WE DON'T NEED A CLIMATE TAX ON THE POOR
June 3, 2008
With average gas prices across the country approaching $4 a gallon, it may be hard to believe, but the U.S. Senate is considering legislation this week that will further drive up the cost at the pump, says Sen. James Inhofe (R-Okla.).
The Senate is debating a global warming bill that will create the largest expansion of the federal government since FDR's New Deal and the largest tax increase in U.S. history. The Lieberman-Warner bill (America's Climate Security Act) represents the biggest pork bill ever contemplated with trillions of dollars in giveaways. The handouts offered by the sponsors of this bill come straight from the pockets of families and workers in the form of lost jobs, higher gas, power and heating bills, and more expensive consumer goods, says Inhofe:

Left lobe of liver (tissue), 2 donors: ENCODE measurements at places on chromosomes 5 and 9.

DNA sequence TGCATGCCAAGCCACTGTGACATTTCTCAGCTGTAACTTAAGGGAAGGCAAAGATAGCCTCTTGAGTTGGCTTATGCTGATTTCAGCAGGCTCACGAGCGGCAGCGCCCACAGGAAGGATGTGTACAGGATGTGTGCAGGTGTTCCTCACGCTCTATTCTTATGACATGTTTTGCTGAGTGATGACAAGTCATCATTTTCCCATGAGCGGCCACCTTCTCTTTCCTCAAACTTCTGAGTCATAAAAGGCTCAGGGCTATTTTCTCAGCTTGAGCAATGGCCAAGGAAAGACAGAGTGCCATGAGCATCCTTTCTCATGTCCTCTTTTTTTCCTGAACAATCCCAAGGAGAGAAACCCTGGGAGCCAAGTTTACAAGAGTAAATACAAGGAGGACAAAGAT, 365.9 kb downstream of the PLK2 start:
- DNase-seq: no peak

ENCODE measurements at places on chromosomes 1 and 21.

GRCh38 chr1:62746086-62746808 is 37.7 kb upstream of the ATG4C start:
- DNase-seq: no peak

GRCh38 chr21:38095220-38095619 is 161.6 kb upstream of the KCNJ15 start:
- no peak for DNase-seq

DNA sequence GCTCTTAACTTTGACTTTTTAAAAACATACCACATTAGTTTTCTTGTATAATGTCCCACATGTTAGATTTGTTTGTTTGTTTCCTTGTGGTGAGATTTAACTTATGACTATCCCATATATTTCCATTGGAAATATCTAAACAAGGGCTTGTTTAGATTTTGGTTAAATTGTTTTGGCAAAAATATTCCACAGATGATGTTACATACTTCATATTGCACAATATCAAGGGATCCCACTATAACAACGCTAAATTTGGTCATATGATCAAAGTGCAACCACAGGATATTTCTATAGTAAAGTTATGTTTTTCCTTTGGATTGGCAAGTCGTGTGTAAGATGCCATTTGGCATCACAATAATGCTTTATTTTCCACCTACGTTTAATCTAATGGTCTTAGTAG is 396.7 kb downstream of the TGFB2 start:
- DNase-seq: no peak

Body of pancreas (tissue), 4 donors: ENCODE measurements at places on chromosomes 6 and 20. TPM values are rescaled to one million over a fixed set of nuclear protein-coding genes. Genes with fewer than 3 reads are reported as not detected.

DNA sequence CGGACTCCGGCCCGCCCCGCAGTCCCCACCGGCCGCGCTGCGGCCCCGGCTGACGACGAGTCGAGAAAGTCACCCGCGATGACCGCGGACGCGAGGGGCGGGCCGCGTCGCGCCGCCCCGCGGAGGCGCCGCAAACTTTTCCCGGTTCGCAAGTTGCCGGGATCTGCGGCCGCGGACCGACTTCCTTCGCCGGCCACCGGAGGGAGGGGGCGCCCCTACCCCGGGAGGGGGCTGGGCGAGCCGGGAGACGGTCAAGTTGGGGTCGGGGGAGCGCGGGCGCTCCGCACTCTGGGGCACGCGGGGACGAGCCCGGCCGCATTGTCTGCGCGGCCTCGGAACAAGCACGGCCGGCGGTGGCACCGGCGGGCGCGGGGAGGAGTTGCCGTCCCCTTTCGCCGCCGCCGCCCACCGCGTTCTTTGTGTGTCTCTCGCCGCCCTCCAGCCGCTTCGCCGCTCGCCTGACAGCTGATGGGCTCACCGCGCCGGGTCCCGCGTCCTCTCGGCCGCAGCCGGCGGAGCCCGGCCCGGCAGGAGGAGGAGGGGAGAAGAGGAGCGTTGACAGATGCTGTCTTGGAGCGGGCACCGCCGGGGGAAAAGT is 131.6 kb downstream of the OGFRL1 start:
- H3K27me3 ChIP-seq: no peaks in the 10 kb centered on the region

- Various analyses show that Lieberman-Warner would result in higher prices at the gas pump, between 41 cents and $1 per gallon by 2030.
- The Congressional Budget Office (CBO) says Lieberman-Warner would effectively raise taxes on Americans by more than $1 trillion over the next 10 years.
- The federal Energy Information Administration says the bill would result in a 9.5 percent drop in manufacturing output and higher energy costs.
Carbon caps will have an especially harmful impact on low-income Americans and those with fixed incomes. The poor already face energy costs as a much higher percentage of their income than wealthier Americans:
- While most Americans spend about 4 percent of their monthly budget on heating their homes or other energy needs, the poorest fifth of Americans spend 19 percent.
- A 2006 survey of Colorado homeless families with children found that high energy bills were cited as one of the two main reasons they became homeless.
Source: James Inhofe, "We Don't Need a Climate Tax on the Poor," The Wall Street Journal, June 3, 2008.
Browse more articles on Environment Issues